At Home, the Third Sunday of Advent

Today is Gaudete Sunday.  Today, at home and at church, we light the rose candle in addition to our two purple candles as we wait for Christmas, and the coming of Christ into our world.  Gaudete comes from the Latin “rejoice” and it is taken from the Introit for this Sunday, Gaudete in Domino semper, in turn taken from Philippians 4:4-5, “Rejoice in the Lord always.”  It is a Sunday carrying a lighter tone in this season of quiet penitence and preparation.  Of the four themes of Advent – Death, Judgment, Heaven, and Hell – today we consider Heaven.

And for those of us who were present at the ordination yesterday, we were still floating in Heaven.

Yesterday we gathered to witness one of our members take his vows before our Archbishop Provence to become a deacon.  It was a day of great rejoicing, for Peter has been serving the parish faithfully for many years, and his sacrificial sanctity has grown visible in time.  These occasions are also ones of heartwarming unity, as clergy and out-of-town guests join us in the warm red nave and chancel before the tabernacle.  In some ways it is like a great re-union of fellow faithful from other parts of the diocese and I was thankful to see them once again.

We sang the bracing and embracing hymn, St. Patrick’s Breastplate, “I bind unto myself this day the strong name of the Trinity…” as the clergy, acolytes and our ordinand, robed in white, processed up the wide red carpet, parting the sea of pews, and took places in the chancel to the left and right of the altar.  Attributed to fifth-century St. Patrick, this song to the Trinity was a true warrior’s battle hymn, binding us to the Father, Son, and Holy Spirit and to one another as Christ’s Body.

As Anglo-Catholics, we act out our belief through liturgical drama.  As we moved through the service, the acolytes and deacons and priests assisting the archbishop in the sanctuary, we arrived at the moment for the singing of the Litany, a time of deep commitment.  Peter prostrated himself before the altar, his arms outstretched, his body forming its own cross on the red sanctuary carpet.  He lay before his Lord as the litanist chanted and we responded, “Lord have mercy…”  We prayed for Peter, who would soon receive the apostolic laying on of hands, and we prayed for ourselves, all connected to Peter in this moment of time, in this ark, the Church.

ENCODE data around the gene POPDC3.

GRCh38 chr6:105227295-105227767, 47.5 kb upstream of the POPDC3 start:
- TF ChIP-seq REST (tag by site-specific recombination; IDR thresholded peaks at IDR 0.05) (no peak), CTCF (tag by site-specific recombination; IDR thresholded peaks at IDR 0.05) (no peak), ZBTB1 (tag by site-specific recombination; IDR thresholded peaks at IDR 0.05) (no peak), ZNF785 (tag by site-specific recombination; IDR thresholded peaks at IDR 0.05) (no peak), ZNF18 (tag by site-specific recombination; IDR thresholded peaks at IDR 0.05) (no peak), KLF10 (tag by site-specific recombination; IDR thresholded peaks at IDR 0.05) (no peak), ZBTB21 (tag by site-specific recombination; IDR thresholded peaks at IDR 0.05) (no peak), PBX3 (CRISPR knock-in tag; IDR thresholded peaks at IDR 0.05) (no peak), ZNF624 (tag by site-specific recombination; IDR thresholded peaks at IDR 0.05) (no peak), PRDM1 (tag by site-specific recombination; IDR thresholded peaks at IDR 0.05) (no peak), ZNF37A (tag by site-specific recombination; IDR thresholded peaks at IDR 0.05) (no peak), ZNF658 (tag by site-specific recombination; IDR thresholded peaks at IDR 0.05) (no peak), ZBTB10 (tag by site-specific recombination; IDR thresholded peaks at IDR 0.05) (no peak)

Soon a chair was placed at the head of the central aisle and Archbishop Provence took his seat, wearing his miter and holding his shepherd’s staff.  Peter would soon be one of his flock in a special way, for deacons belong to their bishops historically and so it is today.

Peter knelt before the archbishop and answered with a clear voice.  The archbishop instructed him in his duties as deacon: to assist in the Divine Liturgy, to distribute the Eucharist, to read Holy Scripture and homilies, to instruct the youth, to baptize in the absence of the priest, to preach with the bishop’s permission, to care for the sick, poor, and helpless of the community.  The archbishop then laid his hands on Peter’s head and gave him authority to do these things, through the power of the Holy Spirit.

Our new Deacon Towle donned his deacon’s red sash, worn angled from left shoulder to right side, then took his place in the chancel.  The liturgy of the Mass continued, our greatest prayer of thanksgiving, in which we offer ourselves to God and God offers himself to us, and we received this eucharistic incarnation given to us by Christ.

As the clergy recessed, the torches burning, the crucifix raised high, Archbishop Provence made the Sign of the Cross over our heads in blessing.  We sang “The Church’s one foundation /Is Jesus Christ her Lord; she is the new creation by water and the word: from heaven he came and sought her to be his holy bride; With his own blood he bought her, And for her life he died.”  Fighting words, I thought, words of strength to conclude the service which bound this soldier, this new Deacon Towle, to the Trinity, gave him the power to teach and to serve the Body of Christ the Church.

We gathered in the parish hall downstairs to share a meal, to congratulate our new deacon, and to give thanks for God’s many blessings to us, especially the gift of Deacon Peter Brown Towle.

Today was a true Gaudete Sunday, for we continued to rejoice in yesterday’s celebration, this moment of Heaven, as we witnessed the Sacrament of Holy Orders, a kind of incarnation in the Body of Christ.  And we continue to ponder Christ’s coming at Christmas, the historic incarnation of God among us.

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